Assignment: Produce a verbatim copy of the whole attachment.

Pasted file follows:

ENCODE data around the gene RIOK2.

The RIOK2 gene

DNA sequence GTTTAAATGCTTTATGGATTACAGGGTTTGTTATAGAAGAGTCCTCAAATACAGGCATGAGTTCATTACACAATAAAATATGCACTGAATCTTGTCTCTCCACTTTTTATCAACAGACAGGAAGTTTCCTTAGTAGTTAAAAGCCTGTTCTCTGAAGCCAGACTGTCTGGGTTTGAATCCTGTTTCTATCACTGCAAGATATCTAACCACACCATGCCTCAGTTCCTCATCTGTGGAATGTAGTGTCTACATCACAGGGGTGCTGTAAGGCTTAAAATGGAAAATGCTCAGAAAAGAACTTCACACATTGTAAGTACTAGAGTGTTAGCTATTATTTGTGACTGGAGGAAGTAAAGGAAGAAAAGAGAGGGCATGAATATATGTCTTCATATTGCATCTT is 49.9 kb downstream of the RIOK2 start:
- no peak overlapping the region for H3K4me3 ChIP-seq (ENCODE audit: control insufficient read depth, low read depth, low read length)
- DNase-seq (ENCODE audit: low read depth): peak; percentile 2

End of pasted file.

ENCODE data around the gene RIOK2.

The RIOK2 gene

DNA sequence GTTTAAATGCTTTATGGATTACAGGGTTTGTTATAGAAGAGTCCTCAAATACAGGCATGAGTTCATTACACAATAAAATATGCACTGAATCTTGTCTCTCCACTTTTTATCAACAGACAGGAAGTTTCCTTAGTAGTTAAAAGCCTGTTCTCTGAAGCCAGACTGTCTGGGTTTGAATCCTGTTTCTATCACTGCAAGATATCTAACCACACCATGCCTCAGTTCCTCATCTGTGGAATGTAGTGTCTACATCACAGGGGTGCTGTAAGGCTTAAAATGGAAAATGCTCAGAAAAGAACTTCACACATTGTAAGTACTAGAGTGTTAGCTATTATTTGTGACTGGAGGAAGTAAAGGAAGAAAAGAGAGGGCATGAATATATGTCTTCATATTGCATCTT is 49.9 kb downstream of the RIOK2 start:
- no peak overlapping the region for H3K4me3 ChIP-seq (ENCODE audit: control insufficient read depth, low read depth, low read length)
- DNase-seq (ENCODE audit: low read depth): peak; percentile 2